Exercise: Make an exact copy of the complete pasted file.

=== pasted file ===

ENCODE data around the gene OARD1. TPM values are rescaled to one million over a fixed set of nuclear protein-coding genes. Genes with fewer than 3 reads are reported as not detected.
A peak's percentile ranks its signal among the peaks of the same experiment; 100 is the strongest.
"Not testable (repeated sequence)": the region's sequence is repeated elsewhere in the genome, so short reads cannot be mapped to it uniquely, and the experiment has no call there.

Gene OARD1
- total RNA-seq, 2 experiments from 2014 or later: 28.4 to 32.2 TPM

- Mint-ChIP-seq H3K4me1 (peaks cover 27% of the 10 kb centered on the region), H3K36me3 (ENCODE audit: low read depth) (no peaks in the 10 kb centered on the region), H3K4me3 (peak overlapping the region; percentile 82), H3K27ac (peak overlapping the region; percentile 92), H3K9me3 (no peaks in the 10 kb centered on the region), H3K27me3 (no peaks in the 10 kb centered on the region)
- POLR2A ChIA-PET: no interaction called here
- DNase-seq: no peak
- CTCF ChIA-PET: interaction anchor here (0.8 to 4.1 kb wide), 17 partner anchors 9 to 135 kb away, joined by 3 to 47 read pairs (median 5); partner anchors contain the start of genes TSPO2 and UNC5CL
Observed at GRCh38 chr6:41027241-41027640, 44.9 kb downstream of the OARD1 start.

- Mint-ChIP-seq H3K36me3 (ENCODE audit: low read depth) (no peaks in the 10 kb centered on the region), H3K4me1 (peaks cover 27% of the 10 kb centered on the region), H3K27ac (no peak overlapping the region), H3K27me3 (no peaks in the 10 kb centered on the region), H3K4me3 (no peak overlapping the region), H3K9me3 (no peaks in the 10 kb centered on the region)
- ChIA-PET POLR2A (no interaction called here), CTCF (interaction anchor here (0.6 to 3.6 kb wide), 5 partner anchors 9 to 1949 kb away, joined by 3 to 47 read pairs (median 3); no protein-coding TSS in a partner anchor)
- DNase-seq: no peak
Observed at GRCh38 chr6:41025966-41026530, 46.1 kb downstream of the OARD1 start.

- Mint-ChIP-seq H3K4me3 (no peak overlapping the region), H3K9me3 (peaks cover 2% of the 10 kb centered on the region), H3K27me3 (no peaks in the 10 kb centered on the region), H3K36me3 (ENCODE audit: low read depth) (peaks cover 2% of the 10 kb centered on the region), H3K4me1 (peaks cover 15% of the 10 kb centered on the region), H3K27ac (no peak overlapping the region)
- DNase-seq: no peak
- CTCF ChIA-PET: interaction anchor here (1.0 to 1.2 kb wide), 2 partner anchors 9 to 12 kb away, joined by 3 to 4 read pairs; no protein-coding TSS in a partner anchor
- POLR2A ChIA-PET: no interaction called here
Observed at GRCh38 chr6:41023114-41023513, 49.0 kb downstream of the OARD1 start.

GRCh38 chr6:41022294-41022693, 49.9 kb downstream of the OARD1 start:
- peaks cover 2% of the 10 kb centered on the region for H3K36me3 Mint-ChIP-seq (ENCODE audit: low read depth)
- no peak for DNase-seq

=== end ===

ENCODE data around the gene OARD1. TPM values are rescaled to one million over a fixed set of nuclear protein-coding genes. Genes with fewer than 3 reads are reported as not detected.
A peak's percentile ranks its signal among the peaks of the same experiment; 100 is the strongest.
"Not testable (repeated sequence)": the region's sequence is repeated elsewhere in the genome, so short reads cannot be mapped to it uniquely, and the experiment has no call there.

Gene OARD1
- total RNA-seq, 2 experiments from 2014 or later: 28.4 to 32.2 TPM

- Mint-ChIP-seq H3K4me1 (peaks cover 27% of the 10 kb centered on the region), H3K36me3 (ENCODE audit: low read depth) (no peaks in the 10 kb centered on the region), H3K4me3 (peak overlapping the region; percentile 82), H3K27ac (peak overlapping the region; percentile 92), H3K9me3 (no peaks in the 10 kb centered on the region), H3K27me3 (no peaks in the 10 kb centered on the region)
- POLR2A ChIA-PET: no interaction called here
- DNase-seq: no peak
- CTCF ChIA-PET: interaction anchor here (0.8 to 4.1 kb wide), 17 partner anchors 9 to 135 kb away, joined by 3 to 47 read pairs (median 5); partner anchors contain the start of genes TSPO2 and UNC5CL
Observed at GRCh38 chr6:41027241-41027640, 44.9 kb downstream of the OARD1 start.

- Mint-ChIP-seq H3K36me3 (ENCODE audit: low read depth) (no peaks in the 10 kb centered on the region), H3K4me1 (peaks cover 27% of the 10 kb centered on the region), H3K27ac (no peak overlapping the region), H3K27me3 (no peaks in the 10 kb centered on the region), H3K4me3 (no peak overlapping the region), H3K9me3 (no peaks in the 10 kb centered on the region)
- ChIA-PET POLR2A (no interaction called here), CTCF (interaction anchor here (0.6 to 3.6 kb wide), 5 partner anchors 9 to 1949 kb away, joined by 3 to 47 read pairs (median 3); no protein-coding TSS in a partner anchor)
- DNase-seq: no peak
Observed at GRCh38 chr6:41025966-41026530, 46.1 kb downstream of the OARD1 start.

- Mint-ChIP-seq H3K4me3 (no peak overlapping the region), H3K9me3 (peaks cover 2% of the 10 kb centered on the region), H3K27me3 (no peaks in the 10 kb centered on the region), H3K36me3 (ENCODE audit: low read depth) (peaks cover 2% of the 10 kb centered on the region), H3K4me1 (peaks cover 15% of the 10 kb centered on the region), H3K27ac (no peak overlapping the region)
- DNase-seq: no peak
- CTCF ChIA-PET: interaction anchor here (1.0 to 1.2 kb wide), 2 partner anchors 9 to 12 kb away, joined by 3 to 4 read pairs; no protein-coding TSS in a partner anchor
- POLR2A ChIA-PET: no interaction called here
Observed at GRCh38 chr6:41023114-41023513, 49.0 kb downstream of the OARD1 start.

GRCh38 chr6:41022294-41022693, 49.9 kb downstream of the OARD1 start:
- peaks cover 2% of the 10 kb centered on the region for H3K36me3 Mint-ChIP-seq (ENCODE audit: low read depth)
- no peak for DNase-seq